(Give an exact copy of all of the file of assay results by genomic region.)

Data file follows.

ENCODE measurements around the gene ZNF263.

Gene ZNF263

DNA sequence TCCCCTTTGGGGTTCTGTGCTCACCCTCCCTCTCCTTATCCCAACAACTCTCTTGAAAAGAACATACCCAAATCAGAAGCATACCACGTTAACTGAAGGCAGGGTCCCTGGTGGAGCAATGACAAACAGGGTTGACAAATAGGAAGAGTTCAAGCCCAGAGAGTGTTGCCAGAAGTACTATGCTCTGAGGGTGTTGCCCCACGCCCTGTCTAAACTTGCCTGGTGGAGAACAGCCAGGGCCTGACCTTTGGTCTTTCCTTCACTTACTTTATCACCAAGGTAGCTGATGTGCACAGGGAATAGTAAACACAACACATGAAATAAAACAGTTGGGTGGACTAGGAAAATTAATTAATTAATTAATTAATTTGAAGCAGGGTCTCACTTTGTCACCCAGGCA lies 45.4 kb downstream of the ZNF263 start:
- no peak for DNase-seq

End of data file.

ENCODE measurements around the gene ZNF263.

Gene ZNF263

DNA sequence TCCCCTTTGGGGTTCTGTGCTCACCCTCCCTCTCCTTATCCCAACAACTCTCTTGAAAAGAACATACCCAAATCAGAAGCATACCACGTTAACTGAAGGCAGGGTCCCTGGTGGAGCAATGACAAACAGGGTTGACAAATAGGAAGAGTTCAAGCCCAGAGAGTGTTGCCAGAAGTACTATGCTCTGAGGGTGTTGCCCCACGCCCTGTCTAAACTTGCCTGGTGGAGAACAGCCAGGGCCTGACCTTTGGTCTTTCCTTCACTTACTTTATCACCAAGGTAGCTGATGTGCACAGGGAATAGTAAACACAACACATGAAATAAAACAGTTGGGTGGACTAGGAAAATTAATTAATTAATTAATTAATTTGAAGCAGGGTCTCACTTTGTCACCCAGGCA lies 45.4 kb downstream of the ZNF263 start:
- no peak for DNase-seq